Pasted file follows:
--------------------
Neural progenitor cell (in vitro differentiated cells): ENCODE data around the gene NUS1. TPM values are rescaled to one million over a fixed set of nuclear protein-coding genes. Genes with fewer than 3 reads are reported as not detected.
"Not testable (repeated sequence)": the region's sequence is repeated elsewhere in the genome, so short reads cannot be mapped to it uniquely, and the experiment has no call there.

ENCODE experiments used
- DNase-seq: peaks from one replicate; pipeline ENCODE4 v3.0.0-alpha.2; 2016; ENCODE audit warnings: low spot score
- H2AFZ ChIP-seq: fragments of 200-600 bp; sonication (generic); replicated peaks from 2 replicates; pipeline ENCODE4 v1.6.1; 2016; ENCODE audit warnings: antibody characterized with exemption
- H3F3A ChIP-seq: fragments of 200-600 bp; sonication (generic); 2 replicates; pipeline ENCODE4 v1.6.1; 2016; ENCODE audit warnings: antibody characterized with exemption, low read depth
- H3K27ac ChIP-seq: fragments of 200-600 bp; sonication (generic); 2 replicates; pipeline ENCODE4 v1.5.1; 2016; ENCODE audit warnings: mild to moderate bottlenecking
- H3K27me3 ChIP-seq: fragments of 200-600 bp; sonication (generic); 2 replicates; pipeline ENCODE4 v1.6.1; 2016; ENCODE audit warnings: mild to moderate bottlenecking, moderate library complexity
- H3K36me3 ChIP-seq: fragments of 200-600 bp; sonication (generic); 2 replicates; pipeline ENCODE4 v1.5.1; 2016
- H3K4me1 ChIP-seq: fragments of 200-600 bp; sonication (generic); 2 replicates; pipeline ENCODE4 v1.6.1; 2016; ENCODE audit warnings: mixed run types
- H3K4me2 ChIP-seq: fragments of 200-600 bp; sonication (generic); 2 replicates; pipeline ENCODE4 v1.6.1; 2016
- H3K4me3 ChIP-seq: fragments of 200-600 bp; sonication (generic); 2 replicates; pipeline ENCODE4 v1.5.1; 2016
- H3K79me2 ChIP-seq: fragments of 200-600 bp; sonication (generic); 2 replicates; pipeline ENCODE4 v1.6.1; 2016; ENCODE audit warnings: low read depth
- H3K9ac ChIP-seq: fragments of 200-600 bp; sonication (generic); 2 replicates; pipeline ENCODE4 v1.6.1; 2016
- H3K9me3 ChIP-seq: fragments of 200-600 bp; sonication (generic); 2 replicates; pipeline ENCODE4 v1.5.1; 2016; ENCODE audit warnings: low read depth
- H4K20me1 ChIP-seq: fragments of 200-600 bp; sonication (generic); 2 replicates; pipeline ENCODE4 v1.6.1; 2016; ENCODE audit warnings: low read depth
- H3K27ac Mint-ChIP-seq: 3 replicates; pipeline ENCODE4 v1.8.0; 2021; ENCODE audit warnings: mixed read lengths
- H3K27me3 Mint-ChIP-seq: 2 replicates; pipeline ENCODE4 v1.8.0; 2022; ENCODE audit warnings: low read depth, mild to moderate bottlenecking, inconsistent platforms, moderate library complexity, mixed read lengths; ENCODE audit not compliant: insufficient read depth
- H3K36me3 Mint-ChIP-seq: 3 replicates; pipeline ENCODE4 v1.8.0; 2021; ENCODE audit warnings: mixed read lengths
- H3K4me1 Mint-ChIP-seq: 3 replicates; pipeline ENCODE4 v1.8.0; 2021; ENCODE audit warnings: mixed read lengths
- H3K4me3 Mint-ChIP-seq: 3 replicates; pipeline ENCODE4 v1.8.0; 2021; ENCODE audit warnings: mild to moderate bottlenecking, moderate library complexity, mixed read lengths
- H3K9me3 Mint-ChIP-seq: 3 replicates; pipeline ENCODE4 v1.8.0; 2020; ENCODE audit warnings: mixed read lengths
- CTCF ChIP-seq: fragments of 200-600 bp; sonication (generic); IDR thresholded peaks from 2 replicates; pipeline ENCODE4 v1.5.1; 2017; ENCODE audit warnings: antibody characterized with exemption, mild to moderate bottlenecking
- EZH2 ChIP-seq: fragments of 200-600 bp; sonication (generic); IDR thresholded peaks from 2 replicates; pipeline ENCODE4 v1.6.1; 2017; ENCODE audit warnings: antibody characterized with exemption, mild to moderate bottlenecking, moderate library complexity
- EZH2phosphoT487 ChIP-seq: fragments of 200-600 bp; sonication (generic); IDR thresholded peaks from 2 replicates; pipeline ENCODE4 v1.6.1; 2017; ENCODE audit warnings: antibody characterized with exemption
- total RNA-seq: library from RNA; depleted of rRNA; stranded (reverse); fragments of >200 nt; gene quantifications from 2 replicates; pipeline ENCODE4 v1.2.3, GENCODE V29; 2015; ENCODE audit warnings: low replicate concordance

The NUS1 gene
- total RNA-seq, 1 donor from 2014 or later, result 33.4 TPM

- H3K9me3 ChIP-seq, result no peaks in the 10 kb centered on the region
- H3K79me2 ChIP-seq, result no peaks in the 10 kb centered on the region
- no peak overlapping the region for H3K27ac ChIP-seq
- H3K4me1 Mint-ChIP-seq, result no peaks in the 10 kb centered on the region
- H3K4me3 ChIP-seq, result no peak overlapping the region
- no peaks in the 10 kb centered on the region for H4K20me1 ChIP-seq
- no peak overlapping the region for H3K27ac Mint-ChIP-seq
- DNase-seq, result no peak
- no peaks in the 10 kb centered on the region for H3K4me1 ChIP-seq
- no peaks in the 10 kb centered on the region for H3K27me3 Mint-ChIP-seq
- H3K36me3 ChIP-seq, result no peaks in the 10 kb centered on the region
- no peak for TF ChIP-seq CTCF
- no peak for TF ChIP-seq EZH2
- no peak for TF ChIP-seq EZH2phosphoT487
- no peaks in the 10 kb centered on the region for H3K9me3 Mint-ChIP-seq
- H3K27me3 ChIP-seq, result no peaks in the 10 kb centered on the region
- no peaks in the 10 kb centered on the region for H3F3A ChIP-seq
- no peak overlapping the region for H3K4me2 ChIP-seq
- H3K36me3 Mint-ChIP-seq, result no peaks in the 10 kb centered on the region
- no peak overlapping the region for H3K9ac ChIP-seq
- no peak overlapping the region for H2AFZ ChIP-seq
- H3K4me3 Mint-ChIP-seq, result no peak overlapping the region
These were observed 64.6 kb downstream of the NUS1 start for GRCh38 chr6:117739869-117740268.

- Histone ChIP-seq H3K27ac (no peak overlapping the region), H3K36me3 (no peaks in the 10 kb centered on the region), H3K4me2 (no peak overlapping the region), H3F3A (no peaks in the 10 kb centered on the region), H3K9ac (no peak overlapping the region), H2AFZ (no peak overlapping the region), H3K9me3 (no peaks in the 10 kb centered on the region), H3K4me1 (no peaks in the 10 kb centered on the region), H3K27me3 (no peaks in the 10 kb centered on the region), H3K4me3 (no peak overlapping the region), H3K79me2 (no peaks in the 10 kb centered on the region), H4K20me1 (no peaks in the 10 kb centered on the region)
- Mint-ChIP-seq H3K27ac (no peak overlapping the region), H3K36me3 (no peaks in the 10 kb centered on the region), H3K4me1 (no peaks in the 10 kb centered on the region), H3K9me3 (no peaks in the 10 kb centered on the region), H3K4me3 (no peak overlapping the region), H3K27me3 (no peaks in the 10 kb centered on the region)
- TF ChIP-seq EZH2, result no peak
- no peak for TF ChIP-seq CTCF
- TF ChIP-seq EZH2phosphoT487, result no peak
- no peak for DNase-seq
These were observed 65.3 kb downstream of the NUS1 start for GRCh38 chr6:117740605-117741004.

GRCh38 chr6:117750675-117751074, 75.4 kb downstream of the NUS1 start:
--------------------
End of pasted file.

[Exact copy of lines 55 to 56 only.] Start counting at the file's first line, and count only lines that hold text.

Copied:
- no peak for TF ChIP-seq CTCF
- TF ChIP-seq EZH2phosphoT487, result no peak